The Center for Communication and Civic Renewal (CCCR) extends the work of the longstanding Civic Culture and Contentious Politics and Consumer Culture and Civic Participation research groups (CCCP). The CCCR, which is led by Professors Lew Friedland, Dhavan Shah and Mike Wagner, along with collaborators in the Department of Political Science (Katherine Cramer), Department of Statistics (Karl Rohe), the Department of Electrical and Computer Engineering (William Sethares), and Boston University (Chris Wells), seeks to understand the communication ecology and political culture in Wisconsin over the last decade through a range of methods, including ethnographic fieldwork, public opinion surveys, computational analysis of social media and news content, and contextual modeling. Contact: Center director Professor Michael Wagner, Professor Lew Friedland and Professor Dhavan Shah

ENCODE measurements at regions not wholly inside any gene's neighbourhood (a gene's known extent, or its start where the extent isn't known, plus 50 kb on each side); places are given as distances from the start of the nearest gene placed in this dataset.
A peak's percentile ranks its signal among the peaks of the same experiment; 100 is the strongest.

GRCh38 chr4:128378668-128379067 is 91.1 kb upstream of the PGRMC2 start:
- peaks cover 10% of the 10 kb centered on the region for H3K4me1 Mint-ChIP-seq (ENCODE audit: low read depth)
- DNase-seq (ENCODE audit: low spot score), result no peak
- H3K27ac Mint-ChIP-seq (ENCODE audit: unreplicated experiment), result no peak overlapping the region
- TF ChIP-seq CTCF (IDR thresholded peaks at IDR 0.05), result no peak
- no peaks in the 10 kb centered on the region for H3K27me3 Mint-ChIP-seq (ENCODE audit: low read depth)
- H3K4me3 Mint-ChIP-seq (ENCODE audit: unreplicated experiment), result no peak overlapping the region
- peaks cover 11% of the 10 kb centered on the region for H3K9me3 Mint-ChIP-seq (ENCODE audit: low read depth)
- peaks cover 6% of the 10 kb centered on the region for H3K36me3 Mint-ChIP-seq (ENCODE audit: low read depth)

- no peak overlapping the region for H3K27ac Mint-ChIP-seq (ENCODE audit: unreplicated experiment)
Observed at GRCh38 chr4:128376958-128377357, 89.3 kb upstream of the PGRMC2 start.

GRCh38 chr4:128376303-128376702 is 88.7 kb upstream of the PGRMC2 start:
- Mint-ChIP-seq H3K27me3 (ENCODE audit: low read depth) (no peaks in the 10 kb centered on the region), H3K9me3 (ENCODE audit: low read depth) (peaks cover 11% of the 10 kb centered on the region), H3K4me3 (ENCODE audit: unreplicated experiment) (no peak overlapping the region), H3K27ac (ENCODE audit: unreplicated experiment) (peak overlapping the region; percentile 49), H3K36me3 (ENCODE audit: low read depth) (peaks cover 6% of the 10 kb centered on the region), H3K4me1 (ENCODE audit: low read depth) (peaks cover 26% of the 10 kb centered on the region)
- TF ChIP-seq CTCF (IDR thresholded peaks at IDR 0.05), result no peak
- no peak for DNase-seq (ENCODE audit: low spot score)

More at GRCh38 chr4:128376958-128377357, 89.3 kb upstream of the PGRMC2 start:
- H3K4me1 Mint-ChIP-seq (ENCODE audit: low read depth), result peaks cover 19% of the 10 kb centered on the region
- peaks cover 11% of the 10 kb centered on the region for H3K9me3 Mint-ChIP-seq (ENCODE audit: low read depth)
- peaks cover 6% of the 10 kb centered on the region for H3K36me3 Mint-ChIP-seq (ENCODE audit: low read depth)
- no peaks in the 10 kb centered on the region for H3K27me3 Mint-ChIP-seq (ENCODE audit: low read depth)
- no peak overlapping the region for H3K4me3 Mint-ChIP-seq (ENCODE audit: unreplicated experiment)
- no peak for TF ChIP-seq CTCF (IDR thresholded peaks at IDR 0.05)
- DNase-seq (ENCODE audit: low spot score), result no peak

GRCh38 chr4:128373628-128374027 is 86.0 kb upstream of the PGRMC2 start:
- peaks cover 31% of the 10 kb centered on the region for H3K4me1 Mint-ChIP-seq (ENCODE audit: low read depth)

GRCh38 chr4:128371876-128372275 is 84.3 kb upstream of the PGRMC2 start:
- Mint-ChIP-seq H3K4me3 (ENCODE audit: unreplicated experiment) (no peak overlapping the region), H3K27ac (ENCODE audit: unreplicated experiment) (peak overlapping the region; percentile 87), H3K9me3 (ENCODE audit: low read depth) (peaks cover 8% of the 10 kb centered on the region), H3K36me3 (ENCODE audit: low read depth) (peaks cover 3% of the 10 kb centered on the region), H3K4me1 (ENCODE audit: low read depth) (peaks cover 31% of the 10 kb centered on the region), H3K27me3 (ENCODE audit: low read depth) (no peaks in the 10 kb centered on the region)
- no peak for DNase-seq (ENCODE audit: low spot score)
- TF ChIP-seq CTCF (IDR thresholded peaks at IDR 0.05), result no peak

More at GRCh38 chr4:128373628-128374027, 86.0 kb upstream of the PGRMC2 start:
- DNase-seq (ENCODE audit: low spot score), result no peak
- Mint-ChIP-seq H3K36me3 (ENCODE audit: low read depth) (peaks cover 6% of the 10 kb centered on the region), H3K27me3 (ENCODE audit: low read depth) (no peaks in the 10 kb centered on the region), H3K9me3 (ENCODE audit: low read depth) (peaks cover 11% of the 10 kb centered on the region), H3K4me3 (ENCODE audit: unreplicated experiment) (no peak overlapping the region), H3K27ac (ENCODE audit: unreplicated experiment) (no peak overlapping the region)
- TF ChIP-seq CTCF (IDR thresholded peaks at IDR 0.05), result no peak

Communication, Brain and Behavior Lab

The Communication Brain and Behavior (CBB) Lab, directed by Chris Cascio, uses tools from communication neuroscience and social neuroscience to understand when persuasion works. Our research focuses on neurocognitive mechanisms associated with social influence (e.g., social norms, peer influence) and persuasive messages delivered through mass media, social media, and interpersonal communication in order to better understand subsequent behavior. More specifically, our research aims to: 1) understand the core mechanisms that drive behavior change in response to social influence and persuasive messages; 2) understand how situational social context (e.g., being in the presence of a risky versus safe peer), socio-demographic context factors (e.g., high versus low socioeconomic status (SES)), and development (e.g., adolescents versus young adults) moderate neural mechanisms associated with social influence and persuasion; and 3) understand how intervention strategies (e.g., self-affirmations) alter neural mechanisms associated with social influence and persuasion, and how these changes relate to behavior change. Contact: Assistant Professor Chris Cascio